a member of the main working population of early medieval Armenia.
The shinakans were originally legally free. In Armenian sources of the fourth and fifth centuries, they are contrasted to the azats (the privileged class). The shinakans had smaller fines to pay for violating church rules than did the azats, but unlike the azats they were subject to corporal punishment. The shinakans’ elders had the right to attend the state class assemblies of Armenia, and the shinakans paid a tax to the ruler.
During the development of feudal relations, most of the shinakans were brought under the yoke of the nakhararq (princely families). The term shinakan, along with the term ramik, became a designation for a serf at various stages of feudal dependence.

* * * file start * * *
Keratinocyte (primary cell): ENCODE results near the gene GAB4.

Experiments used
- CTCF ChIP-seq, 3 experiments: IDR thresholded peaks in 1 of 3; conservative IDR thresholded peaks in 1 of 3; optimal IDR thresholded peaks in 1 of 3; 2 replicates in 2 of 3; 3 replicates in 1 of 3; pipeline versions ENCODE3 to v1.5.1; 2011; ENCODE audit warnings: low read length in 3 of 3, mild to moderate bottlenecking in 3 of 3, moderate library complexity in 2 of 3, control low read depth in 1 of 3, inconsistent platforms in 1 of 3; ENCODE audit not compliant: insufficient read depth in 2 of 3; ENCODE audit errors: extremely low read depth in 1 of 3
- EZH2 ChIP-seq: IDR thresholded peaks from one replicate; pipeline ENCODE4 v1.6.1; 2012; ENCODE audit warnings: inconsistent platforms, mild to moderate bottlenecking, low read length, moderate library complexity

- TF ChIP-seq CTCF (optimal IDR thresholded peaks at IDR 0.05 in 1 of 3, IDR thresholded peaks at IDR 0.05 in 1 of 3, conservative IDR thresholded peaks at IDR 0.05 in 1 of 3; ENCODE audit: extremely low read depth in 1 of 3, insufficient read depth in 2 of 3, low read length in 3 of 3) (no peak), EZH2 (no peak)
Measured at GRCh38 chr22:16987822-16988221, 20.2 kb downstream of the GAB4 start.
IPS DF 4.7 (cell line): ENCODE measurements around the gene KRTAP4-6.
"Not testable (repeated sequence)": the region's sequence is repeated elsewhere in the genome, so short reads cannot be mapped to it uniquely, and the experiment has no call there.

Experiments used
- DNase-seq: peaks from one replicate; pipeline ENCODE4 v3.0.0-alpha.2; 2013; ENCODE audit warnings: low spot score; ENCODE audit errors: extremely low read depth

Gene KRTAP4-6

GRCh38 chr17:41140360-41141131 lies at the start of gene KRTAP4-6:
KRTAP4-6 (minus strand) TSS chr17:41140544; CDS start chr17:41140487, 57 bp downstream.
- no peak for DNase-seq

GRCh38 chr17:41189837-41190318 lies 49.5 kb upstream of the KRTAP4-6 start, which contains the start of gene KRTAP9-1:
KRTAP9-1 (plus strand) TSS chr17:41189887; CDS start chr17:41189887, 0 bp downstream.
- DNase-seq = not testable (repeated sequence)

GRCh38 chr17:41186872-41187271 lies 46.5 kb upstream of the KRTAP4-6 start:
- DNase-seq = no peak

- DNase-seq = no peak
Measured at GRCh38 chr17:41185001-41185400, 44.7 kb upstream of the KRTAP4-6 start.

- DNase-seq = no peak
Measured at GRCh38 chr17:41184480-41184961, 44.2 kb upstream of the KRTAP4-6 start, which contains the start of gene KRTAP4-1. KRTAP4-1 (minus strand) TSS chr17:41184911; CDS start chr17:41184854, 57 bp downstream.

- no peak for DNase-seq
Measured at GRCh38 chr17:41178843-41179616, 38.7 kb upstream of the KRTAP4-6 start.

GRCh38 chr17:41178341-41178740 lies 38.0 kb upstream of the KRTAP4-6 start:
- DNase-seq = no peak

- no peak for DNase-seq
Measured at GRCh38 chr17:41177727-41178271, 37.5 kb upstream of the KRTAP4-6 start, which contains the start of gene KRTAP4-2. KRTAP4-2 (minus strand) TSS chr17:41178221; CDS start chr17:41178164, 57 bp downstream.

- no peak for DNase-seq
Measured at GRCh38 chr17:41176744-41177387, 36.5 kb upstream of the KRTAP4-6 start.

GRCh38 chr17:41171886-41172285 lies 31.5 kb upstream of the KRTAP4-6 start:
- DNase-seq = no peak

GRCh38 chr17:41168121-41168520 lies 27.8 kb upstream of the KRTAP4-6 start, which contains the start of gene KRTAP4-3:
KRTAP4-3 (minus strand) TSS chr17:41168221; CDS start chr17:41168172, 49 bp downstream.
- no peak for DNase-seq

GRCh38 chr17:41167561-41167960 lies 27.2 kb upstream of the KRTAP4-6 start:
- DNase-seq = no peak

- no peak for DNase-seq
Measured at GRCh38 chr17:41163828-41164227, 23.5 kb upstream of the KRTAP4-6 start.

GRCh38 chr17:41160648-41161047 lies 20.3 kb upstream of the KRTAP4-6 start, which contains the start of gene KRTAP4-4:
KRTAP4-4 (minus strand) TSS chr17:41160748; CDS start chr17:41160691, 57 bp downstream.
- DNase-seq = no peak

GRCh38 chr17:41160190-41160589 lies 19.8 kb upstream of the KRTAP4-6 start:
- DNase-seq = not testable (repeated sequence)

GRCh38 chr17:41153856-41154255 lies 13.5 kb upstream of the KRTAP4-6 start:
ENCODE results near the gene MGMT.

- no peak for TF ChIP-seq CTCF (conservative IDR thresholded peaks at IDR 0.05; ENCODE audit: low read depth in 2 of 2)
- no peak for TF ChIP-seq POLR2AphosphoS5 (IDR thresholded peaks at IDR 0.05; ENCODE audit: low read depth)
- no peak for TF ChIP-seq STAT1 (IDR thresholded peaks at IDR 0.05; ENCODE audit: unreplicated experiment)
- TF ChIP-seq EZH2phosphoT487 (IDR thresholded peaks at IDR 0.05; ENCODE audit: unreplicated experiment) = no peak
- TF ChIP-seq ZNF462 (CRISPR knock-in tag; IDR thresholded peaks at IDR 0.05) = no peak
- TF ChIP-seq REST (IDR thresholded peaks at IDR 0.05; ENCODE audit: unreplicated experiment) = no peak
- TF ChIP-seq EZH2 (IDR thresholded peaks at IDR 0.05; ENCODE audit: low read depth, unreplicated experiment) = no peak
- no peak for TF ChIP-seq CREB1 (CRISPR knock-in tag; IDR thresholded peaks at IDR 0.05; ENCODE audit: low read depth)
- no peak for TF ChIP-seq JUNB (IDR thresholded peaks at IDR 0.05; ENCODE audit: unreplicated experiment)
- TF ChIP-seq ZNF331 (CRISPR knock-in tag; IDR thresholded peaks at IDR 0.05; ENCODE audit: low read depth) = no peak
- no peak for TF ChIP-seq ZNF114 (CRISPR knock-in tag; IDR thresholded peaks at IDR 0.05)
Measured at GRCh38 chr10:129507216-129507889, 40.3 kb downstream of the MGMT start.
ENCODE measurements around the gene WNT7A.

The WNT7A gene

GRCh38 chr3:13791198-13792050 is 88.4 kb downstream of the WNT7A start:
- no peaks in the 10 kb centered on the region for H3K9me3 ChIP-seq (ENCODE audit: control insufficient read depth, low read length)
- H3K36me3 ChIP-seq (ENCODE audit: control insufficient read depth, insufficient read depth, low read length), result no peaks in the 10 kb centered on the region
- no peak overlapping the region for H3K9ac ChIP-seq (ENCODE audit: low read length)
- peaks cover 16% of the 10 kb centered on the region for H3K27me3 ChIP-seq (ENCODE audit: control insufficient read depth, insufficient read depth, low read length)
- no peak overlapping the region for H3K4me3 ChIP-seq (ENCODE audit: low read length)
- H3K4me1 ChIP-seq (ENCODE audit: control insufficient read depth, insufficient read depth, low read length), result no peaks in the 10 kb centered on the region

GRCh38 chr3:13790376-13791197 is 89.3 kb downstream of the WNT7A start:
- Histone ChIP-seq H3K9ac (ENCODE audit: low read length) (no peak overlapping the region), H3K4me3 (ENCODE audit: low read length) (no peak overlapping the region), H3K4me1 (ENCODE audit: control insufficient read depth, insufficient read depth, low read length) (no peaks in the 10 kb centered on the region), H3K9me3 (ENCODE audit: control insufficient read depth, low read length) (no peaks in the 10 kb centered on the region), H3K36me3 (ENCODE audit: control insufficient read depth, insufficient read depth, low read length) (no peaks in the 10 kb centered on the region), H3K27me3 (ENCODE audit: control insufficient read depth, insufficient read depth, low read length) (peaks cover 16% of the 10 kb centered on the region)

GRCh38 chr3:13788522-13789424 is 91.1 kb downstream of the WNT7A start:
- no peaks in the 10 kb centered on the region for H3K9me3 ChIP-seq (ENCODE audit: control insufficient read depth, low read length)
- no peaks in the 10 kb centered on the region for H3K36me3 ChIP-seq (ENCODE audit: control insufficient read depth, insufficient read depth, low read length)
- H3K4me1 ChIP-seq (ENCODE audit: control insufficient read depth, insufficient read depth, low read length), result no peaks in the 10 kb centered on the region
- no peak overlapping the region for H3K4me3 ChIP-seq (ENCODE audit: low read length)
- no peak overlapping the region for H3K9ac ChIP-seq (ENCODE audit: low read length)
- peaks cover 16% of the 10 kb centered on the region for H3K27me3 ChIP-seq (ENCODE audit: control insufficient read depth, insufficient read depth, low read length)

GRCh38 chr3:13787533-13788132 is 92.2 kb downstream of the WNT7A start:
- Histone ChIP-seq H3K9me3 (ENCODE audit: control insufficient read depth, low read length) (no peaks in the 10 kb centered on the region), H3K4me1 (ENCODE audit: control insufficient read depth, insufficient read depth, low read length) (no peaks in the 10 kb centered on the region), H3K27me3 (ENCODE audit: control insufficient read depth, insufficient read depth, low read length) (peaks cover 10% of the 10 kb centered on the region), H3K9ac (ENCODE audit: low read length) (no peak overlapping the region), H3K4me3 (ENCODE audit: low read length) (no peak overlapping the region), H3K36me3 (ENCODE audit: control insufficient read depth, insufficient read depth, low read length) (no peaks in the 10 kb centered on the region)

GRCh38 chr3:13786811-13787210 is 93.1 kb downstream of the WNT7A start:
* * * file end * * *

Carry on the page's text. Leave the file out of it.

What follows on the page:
REFERENCESNovosel’tsev, A. P., V. T. Pashuto, and L. V. Cherepnin. Puti razvitiia feodalizma (Zakavkaz’e, Sredniaia Aziia, Rus’, Pribaltika). Moscow, 1972.
Arutiunian, B. M. “Sotsial’no-ekonomicheskoe polozhenie krest’ian v Armenii XII v. po Sudebniku Mkhitara Gosha.” Voprosy istorii, 1952, no. 8.